Direct Commercial Advice

COVID-19 and the Government’s new Commercial Lease Code of Conduct: What does it mean for you?


Due to the economic effects of COVID-19 many commercial tenants are finding themselves suffering the impacts of reduced revenue, this in turn is forcing many businesses to close due to an inability to meet their obligations under their leases, creating issues and uncertainty for tenants and landlords alike. The Government has released a new Mandatory Code of Conduct that apply to certain commercial leases during the pandemic. The Code of Conduct sets out principles of negotiating and mandatory expectations of certain things landlords and tenants can and cannot do.

The Government has released a http://National Cabinet Mandatory Code of Conduct in early April 2020 to provide a framework that will apply to many commercial leases during the COVID-19 pandemic.

Does this apply to me?

Not all commercial leases are made equal and the Code of Conduct does not apply universally. In short, each tenant must meet all three of these criteria:

1. Is this tenant bound by a commercial lease? This Code of Conduct does not apply to residential leases.

2. Is the tenant’s annual turnover less than $50,000,000? If the tenant is a franchise, you calculate that number on the franchisee’s turnover, but if it is a retail corporate group, you use the group’s turnover.

3. Is the tenant suffering financial distress / hardship since the outbreak of COVID-19? If the tenant is eligible for payments under the federal government’s JobSeeker programme they are automatically considered to be in financial distress.

If a commercial tenant meets those three simple criteria, then they are covered by the Code of Conduct. This will continue till the conclusion of the federal government’s JobKeeper programme, though there is an undefined reasonable recovery period which elements of the Code of Conduct will apply to.

What does the National Code of Conduct actually do?

Rather than trying to constrain all commercial leases to the same set of rules, the Code of Conduct firstly provides 11 principles that apply in guiding tenants and landlords to reach an agreement. These principles boil down to requiring that the parties engage in honest and fair negotiations, take into account the realities of the situation, the parties and premises, and work towards the national economic goal that when the pandemic is over, businesses will be able to recover and go back to normal.

Secondly, the Code of Conduct provides 14 leasing principles that the Government expects landlords and tenants to incorporate into their arrangements during the pandemic on a case-by-case basis. This will be covered in the next section as it contains the most substance of the Code of Conduct.

Thirdly the Code of Conduct provides a process for either landlord or tenant to refer the dispute to a “binding mediation” if they cannot reach an agreement. The details of how the binding mediation will take place will vary from State to State and will be unveiled soon.

So what is my new tenancy agreement going to look like?

Ultimately each tenant and landlord has a unique commercial lease and will ultimately need a differently tailored agreement. It will still need to be compliant with other commercial laws and given the end date for the Code of Conduct is not fixed, should be carefully reviewed and drafted for both parties’ peace of mind and clarity.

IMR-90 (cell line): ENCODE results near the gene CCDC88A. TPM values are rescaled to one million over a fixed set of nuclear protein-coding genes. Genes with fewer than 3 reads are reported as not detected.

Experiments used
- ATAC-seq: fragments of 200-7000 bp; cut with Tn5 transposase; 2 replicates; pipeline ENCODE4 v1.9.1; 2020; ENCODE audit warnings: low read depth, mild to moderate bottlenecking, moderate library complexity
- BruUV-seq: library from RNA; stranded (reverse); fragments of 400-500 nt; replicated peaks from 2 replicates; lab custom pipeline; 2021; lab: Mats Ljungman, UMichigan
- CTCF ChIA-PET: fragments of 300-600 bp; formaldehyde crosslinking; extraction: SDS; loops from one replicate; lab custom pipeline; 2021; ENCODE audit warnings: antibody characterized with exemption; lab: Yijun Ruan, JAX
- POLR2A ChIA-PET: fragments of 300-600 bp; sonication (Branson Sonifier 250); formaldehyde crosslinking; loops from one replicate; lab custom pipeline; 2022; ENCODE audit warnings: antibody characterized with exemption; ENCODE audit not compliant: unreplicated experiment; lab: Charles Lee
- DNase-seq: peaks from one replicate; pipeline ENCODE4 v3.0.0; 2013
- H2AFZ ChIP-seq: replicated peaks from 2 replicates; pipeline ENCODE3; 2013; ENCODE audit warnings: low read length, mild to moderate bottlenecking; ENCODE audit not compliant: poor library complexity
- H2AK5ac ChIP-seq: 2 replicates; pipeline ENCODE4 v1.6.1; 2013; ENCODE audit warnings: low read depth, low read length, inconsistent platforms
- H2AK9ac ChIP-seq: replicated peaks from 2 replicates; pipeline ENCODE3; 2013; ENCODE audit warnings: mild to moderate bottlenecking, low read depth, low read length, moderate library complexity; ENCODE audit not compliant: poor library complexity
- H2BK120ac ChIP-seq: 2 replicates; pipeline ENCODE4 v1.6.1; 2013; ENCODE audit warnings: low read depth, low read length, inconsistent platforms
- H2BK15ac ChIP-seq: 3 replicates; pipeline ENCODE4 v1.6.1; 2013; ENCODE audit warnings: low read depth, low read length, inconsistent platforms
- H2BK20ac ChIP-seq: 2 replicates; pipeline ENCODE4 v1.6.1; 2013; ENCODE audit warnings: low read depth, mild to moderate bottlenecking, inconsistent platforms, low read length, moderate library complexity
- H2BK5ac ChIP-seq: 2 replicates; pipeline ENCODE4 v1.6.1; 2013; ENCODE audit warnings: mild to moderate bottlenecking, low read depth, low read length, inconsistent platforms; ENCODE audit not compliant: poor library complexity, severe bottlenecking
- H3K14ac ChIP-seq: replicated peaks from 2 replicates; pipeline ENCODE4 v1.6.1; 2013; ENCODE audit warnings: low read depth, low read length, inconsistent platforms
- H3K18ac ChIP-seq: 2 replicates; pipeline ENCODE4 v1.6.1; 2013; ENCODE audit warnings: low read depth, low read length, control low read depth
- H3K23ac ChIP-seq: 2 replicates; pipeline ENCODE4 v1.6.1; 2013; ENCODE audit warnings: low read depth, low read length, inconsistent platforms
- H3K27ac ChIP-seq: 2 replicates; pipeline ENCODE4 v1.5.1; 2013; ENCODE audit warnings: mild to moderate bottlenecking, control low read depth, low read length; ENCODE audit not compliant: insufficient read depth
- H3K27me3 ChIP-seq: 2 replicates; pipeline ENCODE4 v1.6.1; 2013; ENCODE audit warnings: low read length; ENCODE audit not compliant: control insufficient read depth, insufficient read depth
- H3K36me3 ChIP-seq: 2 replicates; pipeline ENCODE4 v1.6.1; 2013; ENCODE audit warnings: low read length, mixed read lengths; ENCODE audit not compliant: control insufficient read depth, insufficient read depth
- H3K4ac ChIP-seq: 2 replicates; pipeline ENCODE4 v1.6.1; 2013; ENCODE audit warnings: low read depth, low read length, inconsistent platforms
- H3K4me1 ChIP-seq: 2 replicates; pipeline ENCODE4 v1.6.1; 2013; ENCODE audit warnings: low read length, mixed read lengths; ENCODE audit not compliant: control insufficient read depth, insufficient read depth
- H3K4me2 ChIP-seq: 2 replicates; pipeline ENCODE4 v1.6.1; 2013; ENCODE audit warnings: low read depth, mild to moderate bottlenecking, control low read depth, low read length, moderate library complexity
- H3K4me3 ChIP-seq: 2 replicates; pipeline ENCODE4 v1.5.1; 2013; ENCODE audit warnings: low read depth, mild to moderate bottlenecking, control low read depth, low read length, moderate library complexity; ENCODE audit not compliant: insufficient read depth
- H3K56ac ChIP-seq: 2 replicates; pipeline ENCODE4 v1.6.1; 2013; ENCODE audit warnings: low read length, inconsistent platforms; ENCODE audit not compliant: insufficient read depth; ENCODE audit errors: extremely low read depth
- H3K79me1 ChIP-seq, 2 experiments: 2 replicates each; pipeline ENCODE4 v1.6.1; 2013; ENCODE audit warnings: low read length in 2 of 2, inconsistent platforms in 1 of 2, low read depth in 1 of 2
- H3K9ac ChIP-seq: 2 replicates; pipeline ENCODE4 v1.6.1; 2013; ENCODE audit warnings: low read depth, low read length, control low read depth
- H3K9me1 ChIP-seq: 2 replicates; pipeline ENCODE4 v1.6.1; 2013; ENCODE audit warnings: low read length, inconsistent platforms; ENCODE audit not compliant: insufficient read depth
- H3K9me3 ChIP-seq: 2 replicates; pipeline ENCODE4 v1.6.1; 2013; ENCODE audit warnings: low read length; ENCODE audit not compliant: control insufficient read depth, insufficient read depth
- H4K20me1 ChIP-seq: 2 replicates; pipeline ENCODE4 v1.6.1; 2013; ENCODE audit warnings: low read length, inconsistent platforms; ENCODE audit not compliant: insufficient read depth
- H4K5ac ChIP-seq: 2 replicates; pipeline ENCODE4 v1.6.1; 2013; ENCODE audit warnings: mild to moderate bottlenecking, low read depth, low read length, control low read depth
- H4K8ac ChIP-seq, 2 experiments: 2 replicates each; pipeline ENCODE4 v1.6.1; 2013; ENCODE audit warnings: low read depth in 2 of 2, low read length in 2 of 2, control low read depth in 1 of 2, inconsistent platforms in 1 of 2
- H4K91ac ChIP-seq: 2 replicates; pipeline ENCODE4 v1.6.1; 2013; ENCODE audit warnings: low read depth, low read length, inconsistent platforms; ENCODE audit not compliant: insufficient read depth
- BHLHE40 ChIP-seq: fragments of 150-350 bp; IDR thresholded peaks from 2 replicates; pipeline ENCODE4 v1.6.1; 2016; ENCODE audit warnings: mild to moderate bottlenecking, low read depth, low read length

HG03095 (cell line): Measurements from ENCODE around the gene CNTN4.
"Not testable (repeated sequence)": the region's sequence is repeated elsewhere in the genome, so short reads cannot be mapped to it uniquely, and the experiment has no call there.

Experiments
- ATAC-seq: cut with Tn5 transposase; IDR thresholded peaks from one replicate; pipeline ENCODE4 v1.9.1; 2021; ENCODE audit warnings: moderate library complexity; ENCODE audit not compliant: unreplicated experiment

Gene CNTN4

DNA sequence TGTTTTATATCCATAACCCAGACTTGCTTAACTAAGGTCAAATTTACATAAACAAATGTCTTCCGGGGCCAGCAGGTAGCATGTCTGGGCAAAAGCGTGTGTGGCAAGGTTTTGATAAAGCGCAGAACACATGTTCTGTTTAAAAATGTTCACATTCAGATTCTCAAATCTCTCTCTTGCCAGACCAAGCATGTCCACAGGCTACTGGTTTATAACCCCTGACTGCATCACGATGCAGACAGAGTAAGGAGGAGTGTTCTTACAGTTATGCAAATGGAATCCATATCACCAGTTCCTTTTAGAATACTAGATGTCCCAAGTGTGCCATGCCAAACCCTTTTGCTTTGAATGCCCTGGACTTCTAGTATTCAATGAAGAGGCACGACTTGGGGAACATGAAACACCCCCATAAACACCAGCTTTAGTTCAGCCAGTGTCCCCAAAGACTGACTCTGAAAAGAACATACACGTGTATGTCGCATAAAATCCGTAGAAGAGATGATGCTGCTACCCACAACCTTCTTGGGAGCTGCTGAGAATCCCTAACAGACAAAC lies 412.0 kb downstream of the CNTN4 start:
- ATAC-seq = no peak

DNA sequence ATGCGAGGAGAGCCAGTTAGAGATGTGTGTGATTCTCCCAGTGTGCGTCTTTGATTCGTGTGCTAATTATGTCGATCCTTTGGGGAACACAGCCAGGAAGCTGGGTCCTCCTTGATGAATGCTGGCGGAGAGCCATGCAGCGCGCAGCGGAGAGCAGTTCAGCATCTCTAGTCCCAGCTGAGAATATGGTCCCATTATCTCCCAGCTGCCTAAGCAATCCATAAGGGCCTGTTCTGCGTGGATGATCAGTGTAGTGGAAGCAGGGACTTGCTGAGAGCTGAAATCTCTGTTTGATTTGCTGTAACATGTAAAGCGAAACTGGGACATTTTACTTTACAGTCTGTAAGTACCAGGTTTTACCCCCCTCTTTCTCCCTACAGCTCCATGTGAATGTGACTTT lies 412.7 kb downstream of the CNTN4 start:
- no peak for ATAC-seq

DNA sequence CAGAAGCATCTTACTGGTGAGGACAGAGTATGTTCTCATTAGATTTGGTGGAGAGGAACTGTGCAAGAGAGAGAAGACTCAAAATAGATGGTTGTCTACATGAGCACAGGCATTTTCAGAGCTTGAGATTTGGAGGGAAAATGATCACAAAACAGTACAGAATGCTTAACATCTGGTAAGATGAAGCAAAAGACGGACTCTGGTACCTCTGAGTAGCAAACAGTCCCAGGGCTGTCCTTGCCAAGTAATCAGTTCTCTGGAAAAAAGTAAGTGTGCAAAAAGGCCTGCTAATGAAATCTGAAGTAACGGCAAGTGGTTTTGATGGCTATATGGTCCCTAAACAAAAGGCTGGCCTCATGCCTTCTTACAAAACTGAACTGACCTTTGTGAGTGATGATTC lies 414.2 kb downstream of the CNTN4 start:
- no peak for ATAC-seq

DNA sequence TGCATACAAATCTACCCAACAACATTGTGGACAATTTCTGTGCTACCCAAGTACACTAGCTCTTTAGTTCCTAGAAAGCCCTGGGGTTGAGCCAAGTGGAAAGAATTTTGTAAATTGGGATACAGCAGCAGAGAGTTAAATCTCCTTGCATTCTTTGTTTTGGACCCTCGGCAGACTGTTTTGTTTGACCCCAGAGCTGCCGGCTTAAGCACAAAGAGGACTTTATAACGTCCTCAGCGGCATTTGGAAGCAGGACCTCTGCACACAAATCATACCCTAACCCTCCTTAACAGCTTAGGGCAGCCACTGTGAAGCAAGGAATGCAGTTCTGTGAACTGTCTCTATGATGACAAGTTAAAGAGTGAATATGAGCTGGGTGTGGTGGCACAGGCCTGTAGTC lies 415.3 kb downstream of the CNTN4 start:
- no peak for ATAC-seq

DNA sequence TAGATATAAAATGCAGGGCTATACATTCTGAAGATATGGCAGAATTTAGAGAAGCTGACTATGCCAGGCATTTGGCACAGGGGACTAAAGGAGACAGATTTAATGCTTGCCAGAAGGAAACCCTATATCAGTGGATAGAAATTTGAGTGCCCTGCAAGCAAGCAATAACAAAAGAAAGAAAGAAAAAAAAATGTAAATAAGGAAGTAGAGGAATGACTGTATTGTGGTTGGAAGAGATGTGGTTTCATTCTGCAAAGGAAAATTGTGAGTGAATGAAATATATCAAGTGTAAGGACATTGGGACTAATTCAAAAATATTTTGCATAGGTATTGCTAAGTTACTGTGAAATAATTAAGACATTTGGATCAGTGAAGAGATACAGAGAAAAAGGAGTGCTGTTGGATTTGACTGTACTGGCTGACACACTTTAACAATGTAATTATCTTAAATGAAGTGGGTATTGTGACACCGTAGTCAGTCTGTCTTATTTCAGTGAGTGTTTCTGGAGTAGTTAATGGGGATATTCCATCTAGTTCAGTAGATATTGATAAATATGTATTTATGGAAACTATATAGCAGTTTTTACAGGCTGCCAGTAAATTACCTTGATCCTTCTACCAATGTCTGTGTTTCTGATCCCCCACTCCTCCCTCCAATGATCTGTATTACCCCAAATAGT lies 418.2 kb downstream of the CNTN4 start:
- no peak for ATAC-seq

However, there are some clear expectations in the Code of Conduct for the new agreements that apply to those eligible tenants. While there are 14 leasing principles, they can be largely summarised in four items:

1. There are to be no termination of leases or evictions due to non-payment of rent during the COVID-19 pandemic and recovery period. However, tenants are still expected to remain committed to the terms of their leases (subject to any amended agreement) or forfeit protection under the Code of Conduct.

2. Based on how much the tenant’s business has suffered an economic downturn during the relevant period, there is expected to be a proportionate reduction in payment of rent. At least half of that reduction is to be waived, with the rest merely deferred to a case-by-case payment plan that cannot be less than 24 months / the remainder of the lease, whichever is longer. Interest can apply to the deferred rent, but it, like the terms of the payment plan itself cannot place an undue burden on the tenant.

3. The landlord is to essentially pass on or share the benefit it receives by way of reduced taxes, rates, and insurance fees as well as deferred loan payments in an appropriate way that corresponds to the original agreement.

4. The landlord is not to raise rent during the pandemic period, draw on a tenant’s security for non-payment of rent, unfairly refuse to extend the lease, and apply penalties for a tenant reducing its opening hours.


If you believe you might be eligible for a rent reduction due to reduced turnover or you or are facing lost rent from a commercial tenant, call Ezra Legal today on 08 8231 6100 to book a meeting to discuss how we can help you negotiate the right outcome for your business. Having an experienced commercial lawyer provide you with tailored legal advice and prepare the right agreement for you will help your business be in the best shape it can be in when the COVID-19 pandemic is over.

Also, don’t forget to subscribe to our email list or Facebook page for further updates on how COVID-19 is impacting the industry and how this Code of Conduct develops.


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